Building social connections and opportunities for Juneau’s young people is one of the five focus or goal areas of R.O.C.K. Juneau (Raising Our Children with Kindness).
This month, the Year of Kindness for Kids action group is shining the light on middle school students. What are some of the amazing things happening in Juneau for young teens, and what are the needs of this age group?
Here’s what we know: With over 25 years of prevention research, we know that strong, positive relationships with parents and other caring adults protect adolescents from a range of poor health-related outcomes and promotes positive development. Youth-adult connectedness appears to be foundational for adolescent health and well-being.
The greatest gift or support for a young teen then is to receive steady, calm and supportive guidance from a caring adult. Having someone available and ready to offer just-the-right-amount of listening (really listening), asking questions that expands thinking, and the offering of support … all leads to successful learning.
Early adolescence is a busy time of life! There are so many changes with moving away from parent and adult guidance with life’s details, and then seemingly overnight — launching into independence! Change is happening inside the body and outside in the social world. Managing time, responsibilities, decisions, friends, preferences — all can be exciting and challenging.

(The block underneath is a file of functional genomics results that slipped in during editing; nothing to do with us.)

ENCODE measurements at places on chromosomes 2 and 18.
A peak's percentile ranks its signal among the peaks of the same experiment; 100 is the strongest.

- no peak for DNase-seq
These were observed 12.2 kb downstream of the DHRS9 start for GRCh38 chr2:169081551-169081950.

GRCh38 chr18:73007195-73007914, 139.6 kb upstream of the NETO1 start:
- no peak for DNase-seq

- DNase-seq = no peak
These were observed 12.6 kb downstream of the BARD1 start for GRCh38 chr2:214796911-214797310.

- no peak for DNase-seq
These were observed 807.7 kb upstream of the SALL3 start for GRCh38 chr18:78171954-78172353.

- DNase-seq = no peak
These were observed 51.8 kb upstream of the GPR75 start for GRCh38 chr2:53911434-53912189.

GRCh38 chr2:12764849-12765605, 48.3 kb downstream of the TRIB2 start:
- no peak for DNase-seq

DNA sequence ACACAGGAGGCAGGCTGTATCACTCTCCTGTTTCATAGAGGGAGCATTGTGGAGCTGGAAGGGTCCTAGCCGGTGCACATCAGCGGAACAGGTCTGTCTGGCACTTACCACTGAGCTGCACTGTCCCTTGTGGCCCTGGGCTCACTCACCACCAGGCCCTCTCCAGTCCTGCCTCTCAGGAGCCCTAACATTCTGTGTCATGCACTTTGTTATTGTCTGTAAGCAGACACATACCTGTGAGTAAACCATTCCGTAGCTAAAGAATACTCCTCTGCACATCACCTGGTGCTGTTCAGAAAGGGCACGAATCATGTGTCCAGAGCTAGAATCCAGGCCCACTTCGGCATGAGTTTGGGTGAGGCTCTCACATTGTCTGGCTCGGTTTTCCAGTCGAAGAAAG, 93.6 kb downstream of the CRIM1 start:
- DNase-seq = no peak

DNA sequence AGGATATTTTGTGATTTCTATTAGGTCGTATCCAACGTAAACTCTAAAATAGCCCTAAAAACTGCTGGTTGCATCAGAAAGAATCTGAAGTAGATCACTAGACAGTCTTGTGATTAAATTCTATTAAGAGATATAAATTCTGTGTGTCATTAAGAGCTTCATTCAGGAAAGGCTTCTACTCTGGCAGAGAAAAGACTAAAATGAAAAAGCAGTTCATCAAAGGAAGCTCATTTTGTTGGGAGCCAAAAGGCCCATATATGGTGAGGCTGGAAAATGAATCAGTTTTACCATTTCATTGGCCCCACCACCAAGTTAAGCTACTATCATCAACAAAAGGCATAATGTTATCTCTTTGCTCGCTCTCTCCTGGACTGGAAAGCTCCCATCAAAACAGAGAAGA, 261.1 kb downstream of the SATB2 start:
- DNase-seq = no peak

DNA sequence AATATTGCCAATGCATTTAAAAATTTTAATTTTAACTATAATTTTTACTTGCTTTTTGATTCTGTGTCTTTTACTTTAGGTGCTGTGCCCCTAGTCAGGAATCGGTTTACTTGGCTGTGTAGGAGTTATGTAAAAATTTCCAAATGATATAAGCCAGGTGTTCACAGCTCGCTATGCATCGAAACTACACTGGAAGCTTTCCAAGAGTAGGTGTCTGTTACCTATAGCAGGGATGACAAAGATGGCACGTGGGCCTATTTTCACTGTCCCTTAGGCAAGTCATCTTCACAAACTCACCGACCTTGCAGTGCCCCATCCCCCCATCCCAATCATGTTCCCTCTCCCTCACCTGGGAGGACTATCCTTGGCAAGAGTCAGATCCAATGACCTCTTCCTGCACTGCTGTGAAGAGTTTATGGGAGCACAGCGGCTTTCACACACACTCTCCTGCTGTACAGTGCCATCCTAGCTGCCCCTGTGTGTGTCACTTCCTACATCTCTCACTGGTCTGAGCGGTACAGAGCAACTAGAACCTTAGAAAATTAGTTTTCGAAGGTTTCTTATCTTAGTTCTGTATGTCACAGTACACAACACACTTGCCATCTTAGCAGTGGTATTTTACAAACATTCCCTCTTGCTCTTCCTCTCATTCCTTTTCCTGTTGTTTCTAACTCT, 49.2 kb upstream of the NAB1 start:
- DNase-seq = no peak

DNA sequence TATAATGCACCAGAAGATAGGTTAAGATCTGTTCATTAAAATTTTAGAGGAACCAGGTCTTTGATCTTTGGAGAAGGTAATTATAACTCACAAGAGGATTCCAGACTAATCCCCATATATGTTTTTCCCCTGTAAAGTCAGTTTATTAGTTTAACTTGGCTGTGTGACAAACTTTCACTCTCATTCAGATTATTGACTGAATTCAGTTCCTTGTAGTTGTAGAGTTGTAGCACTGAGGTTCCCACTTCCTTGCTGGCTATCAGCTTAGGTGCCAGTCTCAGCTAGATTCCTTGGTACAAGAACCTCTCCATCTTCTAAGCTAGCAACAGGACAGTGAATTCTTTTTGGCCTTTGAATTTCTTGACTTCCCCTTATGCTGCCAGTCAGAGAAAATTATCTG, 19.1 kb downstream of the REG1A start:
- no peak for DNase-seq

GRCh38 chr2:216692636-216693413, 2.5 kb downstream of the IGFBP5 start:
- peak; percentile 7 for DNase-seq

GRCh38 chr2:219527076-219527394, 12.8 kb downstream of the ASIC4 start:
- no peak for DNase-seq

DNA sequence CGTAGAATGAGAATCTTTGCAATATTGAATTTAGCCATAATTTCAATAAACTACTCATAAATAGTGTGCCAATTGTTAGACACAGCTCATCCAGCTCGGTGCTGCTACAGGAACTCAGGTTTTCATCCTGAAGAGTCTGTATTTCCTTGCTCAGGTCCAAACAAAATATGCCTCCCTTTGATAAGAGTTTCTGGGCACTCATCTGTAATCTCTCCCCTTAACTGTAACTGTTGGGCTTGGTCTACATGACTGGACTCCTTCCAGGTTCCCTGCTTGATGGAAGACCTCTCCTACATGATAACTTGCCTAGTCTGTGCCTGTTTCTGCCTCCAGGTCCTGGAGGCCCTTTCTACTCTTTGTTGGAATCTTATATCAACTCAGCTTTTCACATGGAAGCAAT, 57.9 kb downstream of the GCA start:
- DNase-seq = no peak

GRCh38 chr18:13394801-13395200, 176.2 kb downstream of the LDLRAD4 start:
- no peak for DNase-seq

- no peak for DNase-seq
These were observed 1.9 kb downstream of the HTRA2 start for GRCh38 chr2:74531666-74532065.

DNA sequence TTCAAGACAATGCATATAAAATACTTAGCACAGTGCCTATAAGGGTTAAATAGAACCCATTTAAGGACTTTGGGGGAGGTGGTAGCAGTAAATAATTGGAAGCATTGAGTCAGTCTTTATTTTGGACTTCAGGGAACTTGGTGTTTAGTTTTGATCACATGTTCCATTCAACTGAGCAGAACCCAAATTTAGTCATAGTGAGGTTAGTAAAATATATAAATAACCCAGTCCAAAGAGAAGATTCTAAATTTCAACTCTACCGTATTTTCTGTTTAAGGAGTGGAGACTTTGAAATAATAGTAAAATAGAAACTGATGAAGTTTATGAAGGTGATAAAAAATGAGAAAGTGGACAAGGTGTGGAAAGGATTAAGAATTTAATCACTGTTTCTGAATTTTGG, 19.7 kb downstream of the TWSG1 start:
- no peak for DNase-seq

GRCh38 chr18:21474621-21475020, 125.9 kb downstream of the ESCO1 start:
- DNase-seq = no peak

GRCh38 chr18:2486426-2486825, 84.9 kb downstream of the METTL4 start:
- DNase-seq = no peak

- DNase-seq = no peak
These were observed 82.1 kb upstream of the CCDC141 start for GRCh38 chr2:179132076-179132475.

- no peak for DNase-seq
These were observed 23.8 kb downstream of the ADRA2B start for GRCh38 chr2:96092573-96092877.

With lots of amazing adult (and parent) support and shared planning, five students and a teacher from Floyd Dryden Middle School traveled to Scammon Bay this spring for the Sister School Exchange Program. Upon their return, five Scammon Bay students and their teacher traveled to Juneau to learn about our community. These 10 students (with lots of support) were able to reach beyond their own community to learn and appreciate the beauty and challenges of their peers in another region of Alaska, a truly rich and compassionate learning experience.
At Dzantik’i Heeni Middle School, the 7th and 8th grade students of the Stikine House just completed a health project which culminated in a Health Fair which was attended by over 70 guests from the community including professionals in health fields. Students selected their own topics, completed research to then create a Health Campaign which was presented at the Fair. Topics included: anxiety, depression, drug and alcohol abuse, suicide prevention, issues related to body image, outdoor survival, texting while driving, sports medicine, and topics related to the LGBTQ community. Students interviewed their peers and adults to create videos, commercials, and information about the impact of their topic. Teachers and staff are reporting an increase in kindness and seeking to understand others through the work of this project.
The BAM Afterschool Program (Body And Mind) offers a variety of fun activities at both Dzantik’i Heeni and Floyd Dryden middle schools, and serves about one quarter of the student body. BAM is always looking for more adults to lead or co-lead a class —imagine sharing your hobby or interest with eager learners! Contact C. Allen Truitt for more information, C.Allen.Truitt@juneau.org.
You can make the difference in the life of a young person with a little attention and conversation. Juneau’s kids need more coaches, more mentors, more adults willing to lean into the ups and downs of learning about life with young teenagers. Share yourself with someone who needs you. Let’s work together to make Juneau a great place for kids.
“Be the person you needed when you were younger.” — Ayesha Siddiqi